Kishan Gopal Jhanwar, Rajeev Mehta , Preeti Mehta
The main decision-making tool when selecting a groundwater remediation technique is an economic evaluation of all viable techniques. During the planning stage of any kind of remediation scheme the costs and effectiveness of the different techniques have to be compared. It is very important that long-term remediation costs are factored into these comparisons, although these are difficult to estimate. In general, the costs of remedial activities are classified as capital investment costs which stem from the construction of the remediation system and operation and maintenance costs which arise continuously or periodically during operation of the system.. An economic evaluation of a PRB scheme needs to take account of: 1. Expenditure on the site investigation; 2. Costs of preliminary and feasibility studies; 3. Planning and engineering; 4. Construction costs; 5. Costs for reactive materials (including any recovery, replacement and disposal costs); 6. Maintenance; 7. Monitoring (to verify long-term performance and demonstrate remediation success). PRB systems usually have relatively high capital investment costs (planning and construction), whereas operation and maintenance costs are normally much lower than those of most active remediation techniques, although this depends on case-specific factors such as the type of contamination, the hydraulic conditions on site, etc. From both a performance and economic standpoint the long-term performance of a PRB system is a critical area in determining its viability. Before a decision on installing a PRB system can be taken, a reliable prognosis on the probable operational life-time of the system [1,2] has to be made. Indeed, lowering the expected operational and maintenance costs is the main motivation for research and development in the field of PRBs.A number of papers have been published dealing with costs of groundwater remediation by both active (pump-and-treat) and passive (PRB) systems However, the projects differ substantially in size and complexity. In a report of the US EPA the economics of 22 PRB systems were analysed. The volume of groundwater treated was between 1000 and some 400,000 m3 per year. The operating costs and capital costs in US$ per m3 water treated per year were highest for the smaller remediation projects and decreased significantly for large projects. Of course these costs also depend on the site characteristics and the type of contaminant. [3]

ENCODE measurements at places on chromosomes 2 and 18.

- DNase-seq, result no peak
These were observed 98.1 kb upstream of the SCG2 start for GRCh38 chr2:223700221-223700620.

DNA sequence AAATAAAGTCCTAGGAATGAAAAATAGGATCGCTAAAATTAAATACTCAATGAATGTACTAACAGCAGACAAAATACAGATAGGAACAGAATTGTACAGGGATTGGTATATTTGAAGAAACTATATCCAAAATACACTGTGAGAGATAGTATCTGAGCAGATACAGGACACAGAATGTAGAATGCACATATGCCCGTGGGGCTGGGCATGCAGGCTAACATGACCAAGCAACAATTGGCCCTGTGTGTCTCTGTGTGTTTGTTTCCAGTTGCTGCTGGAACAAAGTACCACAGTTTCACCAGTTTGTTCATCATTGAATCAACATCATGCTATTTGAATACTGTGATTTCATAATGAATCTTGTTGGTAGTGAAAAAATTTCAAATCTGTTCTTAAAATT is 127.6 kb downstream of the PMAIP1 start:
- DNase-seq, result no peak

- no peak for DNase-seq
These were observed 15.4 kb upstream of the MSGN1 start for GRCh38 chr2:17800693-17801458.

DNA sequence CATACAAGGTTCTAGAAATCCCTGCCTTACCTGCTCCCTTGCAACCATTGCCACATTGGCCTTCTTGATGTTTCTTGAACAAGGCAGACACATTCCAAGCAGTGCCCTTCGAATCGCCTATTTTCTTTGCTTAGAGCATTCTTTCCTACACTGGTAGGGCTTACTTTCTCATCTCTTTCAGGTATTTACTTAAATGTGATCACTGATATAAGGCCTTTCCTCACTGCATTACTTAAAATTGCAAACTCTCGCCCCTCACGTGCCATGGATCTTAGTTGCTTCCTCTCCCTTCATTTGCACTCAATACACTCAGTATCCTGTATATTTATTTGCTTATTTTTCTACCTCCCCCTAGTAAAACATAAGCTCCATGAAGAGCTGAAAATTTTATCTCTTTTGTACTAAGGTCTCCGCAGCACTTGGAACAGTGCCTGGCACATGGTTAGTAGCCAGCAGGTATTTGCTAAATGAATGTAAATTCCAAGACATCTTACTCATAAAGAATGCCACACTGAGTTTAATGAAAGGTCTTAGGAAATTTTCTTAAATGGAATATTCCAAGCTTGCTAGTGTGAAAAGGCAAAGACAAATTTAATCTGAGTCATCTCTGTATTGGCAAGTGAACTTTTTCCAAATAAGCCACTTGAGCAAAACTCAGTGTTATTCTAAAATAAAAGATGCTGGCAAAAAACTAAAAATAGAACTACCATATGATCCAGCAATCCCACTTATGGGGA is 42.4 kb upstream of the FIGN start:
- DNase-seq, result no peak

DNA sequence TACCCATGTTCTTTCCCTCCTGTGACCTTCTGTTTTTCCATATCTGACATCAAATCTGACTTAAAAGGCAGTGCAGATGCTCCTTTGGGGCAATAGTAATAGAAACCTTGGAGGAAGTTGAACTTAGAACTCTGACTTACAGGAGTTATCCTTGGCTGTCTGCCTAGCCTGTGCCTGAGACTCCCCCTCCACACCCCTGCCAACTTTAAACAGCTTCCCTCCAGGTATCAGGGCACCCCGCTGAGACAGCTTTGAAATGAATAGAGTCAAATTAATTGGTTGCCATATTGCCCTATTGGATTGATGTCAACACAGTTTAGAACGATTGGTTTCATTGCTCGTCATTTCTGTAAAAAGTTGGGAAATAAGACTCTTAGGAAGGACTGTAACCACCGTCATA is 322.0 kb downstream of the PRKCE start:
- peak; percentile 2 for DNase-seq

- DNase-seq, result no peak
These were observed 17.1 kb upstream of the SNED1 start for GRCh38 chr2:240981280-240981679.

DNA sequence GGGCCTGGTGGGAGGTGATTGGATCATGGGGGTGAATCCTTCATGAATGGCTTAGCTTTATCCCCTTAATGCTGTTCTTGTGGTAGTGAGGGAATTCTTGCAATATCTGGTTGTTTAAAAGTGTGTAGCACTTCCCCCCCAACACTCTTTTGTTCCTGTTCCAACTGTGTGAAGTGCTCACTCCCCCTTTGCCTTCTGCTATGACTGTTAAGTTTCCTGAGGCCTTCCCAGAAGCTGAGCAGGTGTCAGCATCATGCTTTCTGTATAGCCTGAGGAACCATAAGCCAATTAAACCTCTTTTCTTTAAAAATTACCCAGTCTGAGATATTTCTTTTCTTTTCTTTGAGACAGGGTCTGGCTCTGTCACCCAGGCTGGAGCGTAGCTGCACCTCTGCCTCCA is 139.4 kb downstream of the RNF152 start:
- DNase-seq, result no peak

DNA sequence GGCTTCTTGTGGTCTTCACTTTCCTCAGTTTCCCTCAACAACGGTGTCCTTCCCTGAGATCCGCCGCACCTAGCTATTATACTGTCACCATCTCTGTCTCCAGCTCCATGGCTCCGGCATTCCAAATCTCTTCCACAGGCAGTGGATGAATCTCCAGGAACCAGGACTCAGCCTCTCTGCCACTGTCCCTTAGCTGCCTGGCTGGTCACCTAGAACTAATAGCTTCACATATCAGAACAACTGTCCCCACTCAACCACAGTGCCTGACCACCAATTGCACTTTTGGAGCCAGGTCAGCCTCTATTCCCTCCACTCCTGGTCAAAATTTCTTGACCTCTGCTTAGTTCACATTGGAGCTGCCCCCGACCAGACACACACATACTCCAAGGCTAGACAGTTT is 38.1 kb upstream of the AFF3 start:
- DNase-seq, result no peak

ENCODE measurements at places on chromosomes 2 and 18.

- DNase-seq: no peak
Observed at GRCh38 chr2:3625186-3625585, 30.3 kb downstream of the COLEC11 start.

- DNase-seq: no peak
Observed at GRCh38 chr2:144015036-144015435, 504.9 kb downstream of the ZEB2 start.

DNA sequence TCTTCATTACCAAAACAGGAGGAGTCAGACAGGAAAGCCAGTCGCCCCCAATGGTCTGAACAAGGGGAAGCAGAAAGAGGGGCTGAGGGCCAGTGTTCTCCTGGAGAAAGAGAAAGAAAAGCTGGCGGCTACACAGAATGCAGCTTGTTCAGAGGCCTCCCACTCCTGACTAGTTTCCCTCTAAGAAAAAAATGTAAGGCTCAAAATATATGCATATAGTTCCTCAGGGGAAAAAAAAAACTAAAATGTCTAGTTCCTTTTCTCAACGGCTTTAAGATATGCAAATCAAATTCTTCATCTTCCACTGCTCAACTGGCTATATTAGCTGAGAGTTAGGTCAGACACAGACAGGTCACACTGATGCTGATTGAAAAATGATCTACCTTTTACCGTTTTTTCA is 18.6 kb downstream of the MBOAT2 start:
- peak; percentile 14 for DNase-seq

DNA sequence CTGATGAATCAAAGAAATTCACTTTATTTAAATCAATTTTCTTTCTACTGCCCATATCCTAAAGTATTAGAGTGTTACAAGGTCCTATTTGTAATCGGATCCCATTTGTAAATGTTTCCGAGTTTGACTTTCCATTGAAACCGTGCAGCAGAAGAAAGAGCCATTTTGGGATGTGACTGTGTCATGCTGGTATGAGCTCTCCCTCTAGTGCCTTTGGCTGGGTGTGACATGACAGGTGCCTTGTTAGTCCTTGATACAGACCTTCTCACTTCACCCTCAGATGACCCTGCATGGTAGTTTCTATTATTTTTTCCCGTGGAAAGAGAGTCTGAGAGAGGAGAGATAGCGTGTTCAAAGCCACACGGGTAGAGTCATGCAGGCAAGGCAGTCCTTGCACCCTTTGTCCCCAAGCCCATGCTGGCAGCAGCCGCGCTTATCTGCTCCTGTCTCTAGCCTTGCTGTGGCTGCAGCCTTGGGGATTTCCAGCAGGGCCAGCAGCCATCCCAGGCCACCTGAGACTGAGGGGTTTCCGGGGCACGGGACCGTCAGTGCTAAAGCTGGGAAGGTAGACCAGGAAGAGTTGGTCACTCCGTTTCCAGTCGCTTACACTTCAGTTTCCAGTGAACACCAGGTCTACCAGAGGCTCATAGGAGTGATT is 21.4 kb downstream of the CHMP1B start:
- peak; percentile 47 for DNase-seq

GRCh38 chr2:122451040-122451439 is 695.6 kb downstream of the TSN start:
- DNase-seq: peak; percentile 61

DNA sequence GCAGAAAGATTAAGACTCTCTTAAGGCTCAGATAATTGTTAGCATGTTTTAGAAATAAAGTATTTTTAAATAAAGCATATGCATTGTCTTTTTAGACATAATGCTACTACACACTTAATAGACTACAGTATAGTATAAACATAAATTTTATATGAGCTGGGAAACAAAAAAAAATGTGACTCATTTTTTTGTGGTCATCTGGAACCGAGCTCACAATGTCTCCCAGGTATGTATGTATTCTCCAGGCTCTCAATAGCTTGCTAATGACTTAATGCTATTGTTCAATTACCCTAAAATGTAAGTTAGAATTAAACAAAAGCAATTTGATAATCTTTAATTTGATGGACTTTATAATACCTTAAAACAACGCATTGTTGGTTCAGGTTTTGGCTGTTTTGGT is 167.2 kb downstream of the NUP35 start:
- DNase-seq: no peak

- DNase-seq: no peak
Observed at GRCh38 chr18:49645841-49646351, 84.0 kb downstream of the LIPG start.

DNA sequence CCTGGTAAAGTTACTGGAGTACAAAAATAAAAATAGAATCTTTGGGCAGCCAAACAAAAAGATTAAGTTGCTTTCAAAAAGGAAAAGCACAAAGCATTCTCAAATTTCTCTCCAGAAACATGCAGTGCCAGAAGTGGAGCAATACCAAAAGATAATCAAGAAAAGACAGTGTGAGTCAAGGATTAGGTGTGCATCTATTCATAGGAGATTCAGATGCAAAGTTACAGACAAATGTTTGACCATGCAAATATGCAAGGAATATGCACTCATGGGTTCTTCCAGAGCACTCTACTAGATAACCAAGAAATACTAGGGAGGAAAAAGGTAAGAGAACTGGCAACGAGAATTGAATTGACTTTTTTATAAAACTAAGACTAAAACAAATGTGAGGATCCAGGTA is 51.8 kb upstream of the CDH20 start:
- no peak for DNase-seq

Journal Name :
EPRA International Journal of Environmental Economics, Commerce and Educational Management

Published on : 2021-07-29

Vol : 8
Issue : 7
Month : July
Year : 2021
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